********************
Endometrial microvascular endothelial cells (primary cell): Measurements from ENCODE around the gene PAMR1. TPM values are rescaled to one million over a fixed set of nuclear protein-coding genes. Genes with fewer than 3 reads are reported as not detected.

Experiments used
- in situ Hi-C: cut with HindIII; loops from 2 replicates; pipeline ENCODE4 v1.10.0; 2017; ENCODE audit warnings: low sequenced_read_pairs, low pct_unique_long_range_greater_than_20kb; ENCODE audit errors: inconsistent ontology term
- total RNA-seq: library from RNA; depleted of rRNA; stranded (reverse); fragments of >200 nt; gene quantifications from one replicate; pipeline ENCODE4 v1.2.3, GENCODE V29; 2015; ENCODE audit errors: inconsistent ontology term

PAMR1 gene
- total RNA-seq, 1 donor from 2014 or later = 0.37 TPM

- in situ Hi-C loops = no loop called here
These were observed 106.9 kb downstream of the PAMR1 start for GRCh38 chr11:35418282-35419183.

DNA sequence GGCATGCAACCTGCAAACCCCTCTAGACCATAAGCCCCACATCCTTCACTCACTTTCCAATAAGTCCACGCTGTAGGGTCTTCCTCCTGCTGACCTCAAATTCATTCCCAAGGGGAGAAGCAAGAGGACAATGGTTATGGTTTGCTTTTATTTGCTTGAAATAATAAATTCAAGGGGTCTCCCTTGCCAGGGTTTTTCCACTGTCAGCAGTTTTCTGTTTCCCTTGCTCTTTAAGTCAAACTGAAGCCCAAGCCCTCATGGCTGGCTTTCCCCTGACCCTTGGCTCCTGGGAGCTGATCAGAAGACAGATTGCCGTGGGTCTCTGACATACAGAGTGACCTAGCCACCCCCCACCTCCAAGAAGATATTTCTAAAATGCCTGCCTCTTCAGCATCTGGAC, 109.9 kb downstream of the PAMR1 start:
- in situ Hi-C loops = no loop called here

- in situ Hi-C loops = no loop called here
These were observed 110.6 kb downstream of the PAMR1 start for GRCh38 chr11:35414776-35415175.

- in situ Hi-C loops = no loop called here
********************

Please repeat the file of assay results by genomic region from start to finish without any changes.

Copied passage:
Endometrial microvascular endothelial cells (primary cell): Measurements from ENCODE around the gene PAMR1. TPM values are rescaled to one million over a fixed set of nuclear protein-coding genes. Genes with fewer than 3 reads are reported as not detected.

Experiments used
- in situ Hi-C: cut with HindIII; loops from 2 replicates; pipeline ENCODE4 v1.10.0; 2017; ENCODE audit warnings: low sequenced_read_pairs, low pct_unique_long_range_greater_than_20kb; ENCODE audit errors: inconsistent ontology term
- total RNA-seq: library from RNA; depleted of rRNA; stranded (reverse); fragments of >200 nt; gene quantifications from one replicate; pipeline ENCODE4 v1.2.3, GENCODE V29; 2015; ENCODE audit errors: inconsistent ontology term

PAMR1 gene
- total RNA-seq, 1 donor from 2014 or later = 0.37 TPM

- in situ Hi-C loops = no loop called here
These were observed 106.9 kb downstream of the PAMR1 start for GRCh38 chr11:35418282-35419183.

DNA sequence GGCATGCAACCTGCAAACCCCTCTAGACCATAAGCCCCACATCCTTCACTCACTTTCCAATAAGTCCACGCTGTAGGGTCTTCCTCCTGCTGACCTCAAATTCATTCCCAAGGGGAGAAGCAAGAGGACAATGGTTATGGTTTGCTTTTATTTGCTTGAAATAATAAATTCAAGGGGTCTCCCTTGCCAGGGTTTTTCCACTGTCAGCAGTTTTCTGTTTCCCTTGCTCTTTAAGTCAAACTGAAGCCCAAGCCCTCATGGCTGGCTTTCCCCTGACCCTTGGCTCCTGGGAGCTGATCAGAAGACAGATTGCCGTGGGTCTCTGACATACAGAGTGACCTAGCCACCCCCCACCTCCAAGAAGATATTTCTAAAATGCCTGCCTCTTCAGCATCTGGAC, 109.9 kb downstream of the PAMR1 start:
- in situ Hi-C loops = no loop called here

- in situ Hi-C loops = no loop called here
These were observed 110.6 kb downstream of the PAMR1 start for GRCh38 chr11:35414776-35415175.

- in situ Hi-C loops = no loop called here